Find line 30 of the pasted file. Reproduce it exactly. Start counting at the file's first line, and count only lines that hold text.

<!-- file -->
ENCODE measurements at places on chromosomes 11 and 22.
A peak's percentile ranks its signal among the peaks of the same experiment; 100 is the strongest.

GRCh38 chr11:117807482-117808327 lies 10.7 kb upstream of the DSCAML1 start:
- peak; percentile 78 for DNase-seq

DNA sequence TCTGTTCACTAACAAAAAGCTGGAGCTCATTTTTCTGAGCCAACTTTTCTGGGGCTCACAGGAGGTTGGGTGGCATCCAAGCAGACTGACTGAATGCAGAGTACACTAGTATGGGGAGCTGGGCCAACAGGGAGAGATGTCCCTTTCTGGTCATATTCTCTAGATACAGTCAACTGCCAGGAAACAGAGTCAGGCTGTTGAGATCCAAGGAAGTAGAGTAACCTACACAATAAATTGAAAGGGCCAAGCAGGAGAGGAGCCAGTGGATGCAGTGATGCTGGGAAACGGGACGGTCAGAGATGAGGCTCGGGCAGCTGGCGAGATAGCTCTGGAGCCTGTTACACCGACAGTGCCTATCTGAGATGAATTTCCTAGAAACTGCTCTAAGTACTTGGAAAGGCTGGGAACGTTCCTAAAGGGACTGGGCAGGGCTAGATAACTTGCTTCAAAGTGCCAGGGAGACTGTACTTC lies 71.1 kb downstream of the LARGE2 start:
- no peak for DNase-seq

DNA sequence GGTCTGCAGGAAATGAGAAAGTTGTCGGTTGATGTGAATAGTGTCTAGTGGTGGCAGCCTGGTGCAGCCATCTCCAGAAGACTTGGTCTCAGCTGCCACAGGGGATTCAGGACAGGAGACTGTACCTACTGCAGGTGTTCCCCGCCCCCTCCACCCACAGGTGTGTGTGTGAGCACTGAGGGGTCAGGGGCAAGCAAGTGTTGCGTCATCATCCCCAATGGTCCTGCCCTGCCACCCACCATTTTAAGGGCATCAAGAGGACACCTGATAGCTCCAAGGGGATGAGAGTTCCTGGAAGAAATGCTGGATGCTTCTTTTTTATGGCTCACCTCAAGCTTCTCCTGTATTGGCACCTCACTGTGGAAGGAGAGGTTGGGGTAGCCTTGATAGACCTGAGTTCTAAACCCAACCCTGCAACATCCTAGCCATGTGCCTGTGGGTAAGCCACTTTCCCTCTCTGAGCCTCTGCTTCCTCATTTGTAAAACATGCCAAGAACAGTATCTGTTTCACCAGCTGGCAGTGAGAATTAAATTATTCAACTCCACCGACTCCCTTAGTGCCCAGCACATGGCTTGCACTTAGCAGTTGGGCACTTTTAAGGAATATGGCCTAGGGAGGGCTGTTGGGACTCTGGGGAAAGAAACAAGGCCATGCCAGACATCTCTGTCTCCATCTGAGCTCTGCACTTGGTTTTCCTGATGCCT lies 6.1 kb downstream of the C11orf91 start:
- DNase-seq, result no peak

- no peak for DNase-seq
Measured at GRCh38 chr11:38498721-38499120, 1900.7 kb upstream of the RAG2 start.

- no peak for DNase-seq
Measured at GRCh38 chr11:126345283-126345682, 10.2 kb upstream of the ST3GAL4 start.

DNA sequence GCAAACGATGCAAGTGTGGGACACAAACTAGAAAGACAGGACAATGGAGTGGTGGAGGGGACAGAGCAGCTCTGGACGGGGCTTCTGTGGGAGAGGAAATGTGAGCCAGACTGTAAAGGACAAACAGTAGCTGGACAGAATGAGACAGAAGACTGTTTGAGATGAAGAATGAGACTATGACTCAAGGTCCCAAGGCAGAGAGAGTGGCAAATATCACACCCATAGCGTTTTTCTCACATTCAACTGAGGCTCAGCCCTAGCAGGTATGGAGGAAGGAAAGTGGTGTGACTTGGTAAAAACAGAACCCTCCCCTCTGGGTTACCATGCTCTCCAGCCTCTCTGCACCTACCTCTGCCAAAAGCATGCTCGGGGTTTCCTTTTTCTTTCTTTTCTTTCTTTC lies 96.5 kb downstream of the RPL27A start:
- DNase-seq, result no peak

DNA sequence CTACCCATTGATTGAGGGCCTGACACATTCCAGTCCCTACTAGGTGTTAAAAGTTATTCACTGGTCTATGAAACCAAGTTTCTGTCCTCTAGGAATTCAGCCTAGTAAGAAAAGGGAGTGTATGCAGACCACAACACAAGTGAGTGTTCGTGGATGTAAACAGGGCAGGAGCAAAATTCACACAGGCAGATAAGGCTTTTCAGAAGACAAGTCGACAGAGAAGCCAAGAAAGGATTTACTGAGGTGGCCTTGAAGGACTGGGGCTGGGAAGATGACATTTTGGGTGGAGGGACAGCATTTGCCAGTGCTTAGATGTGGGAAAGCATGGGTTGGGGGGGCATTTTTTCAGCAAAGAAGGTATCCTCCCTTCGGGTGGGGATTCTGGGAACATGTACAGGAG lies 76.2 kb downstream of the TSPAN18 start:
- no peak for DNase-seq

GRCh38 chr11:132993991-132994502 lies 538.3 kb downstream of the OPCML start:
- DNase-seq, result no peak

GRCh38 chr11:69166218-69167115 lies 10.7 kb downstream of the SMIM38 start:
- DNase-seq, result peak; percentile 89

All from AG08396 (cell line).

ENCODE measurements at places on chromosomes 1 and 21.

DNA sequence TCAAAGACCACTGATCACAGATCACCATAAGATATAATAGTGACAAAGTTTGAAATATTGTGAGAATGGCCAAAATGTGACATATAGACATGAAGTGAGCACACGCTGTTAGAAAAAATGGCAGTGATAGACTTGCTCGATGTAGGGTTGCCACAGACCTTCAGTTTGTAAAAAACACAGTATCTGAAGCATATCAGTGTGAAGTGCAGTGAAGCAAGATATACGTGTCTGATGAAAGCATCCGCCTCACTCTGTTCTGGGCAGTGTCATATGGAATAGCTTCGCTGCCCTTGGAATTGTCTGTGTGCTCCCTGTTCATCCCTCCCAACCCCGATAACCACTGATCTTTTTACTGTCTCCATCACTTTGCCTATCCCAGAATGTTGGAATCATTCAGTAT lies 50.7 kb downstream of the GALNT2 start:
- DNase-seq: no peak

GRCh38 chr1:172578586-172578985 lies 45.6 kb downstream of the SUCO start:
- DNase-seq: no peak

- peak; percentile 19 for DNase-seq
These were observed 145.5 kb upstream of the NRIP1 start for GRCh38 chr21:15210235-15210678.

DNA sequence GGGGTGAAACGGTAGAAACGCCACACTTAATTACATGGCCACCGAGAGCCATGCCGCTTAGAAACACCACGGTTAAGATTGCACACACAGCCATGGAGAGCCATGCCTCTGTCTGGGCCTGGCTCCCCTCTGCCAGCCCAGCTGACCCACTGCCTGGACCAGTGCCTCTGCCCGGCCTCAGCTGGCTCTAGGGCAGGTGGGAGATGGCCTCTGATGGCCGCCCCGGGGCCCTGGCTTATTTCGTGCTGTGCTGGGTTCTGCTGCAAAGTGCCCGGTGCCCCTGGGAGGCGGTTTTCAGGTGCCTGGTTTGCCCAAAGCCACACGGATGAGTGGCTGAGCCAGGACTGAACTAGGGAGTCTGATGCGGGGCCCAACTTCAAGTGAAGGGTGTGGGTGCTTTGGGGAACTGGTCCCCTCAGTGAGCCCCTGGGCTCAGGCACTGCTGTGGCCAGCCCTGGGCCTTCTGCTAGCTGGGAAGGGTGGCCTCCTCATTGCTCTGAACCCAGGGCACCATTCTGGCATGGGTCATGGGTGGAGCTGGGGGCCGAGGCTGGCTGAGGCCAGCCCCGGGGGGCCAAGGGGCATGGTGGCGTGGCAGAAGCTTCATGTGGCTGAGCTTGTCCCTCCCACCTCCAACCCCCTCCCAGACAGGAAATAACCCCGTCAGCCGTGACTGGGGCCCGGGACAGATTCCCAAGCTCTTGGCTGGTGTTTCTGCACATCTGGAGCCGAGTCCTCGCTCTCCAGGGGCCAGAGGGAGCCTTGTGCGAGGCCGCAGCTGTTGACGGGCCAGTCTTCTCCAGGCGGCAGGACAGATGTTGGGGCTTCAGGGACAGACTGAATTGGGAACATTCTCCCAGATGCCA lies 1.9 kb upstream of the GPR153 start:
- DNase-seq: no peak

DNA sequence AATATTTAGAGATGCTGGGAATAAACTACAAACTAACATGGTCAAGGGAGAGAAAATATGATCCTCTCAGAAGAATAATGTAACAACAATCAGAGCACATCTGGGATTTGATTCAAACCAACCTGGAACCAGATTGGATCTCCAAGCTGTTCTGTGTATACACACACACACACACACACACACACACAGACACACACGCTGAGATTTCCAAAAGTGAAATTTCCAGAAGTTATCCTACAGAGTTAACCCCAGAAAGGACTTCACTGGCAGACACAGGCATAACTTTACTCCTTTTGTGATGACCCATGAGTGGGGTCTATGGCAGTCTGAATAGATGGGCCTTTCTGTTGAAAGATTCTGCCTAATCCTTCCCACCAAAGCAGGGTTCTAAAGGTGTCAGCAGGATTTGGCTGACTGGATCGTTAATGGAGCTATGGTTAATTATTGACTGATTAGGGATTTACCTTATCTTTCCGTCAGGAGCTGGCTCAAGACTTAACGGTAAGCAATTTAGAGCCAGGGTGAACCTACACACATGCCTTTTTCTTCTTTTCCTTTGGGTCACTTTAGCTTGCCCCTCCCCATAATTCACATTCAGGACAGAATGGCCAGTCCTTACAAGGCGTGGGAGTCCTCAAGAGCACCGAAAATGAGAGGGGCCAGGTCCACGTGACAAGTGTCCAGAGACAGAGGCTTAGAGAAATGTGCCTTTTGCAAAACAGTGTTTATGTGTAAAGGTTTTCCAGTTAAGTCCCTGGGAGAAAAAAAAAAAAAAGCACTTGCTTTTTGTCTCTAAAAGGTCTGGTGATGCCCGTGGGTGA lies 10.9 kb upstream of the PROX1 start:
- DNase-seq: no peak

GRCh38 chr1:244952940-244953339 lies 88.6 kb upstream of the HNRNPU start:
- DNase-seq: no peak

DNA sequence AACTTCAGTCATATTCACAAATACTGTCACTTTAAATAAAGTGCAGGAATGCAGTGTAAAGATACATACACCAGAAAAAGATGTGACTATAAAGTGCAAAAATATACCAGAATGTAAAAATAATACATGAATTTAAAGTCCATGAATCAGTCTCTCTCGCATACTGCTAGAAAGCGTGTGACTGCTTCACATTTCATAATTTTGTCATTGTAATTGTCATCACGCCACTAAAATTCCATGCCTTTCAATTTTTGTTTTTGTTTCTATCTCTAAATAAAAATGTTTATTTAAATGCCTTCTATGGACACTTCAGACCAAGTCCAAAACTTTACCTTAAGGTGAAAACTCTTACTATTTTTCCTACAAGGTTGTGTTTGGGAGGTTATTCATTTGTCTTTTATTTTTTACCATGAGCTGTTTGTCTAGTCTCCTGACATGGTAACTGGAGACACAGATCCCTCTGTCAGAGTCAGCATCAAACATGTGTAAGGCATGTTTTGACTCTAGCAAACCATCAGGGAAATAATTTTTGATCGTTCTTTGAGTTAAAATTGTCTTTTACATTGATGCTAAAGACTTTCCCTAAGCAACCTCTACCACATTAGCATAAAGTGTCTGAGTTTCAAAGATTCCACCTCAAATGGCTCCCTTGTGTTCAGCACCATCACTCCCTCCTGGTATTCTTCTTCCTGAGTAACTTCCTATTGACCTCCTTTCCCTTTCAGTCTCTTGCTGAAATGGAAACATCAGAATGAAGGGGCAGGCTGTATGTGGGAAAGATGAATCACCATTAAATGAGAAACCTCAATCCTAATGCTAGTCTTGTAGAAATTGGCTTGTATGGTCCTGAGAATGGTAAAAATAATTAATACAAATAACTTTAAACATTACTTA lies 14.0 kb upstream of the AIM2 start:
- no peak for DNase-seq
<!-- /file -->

- DNase-seq: no peak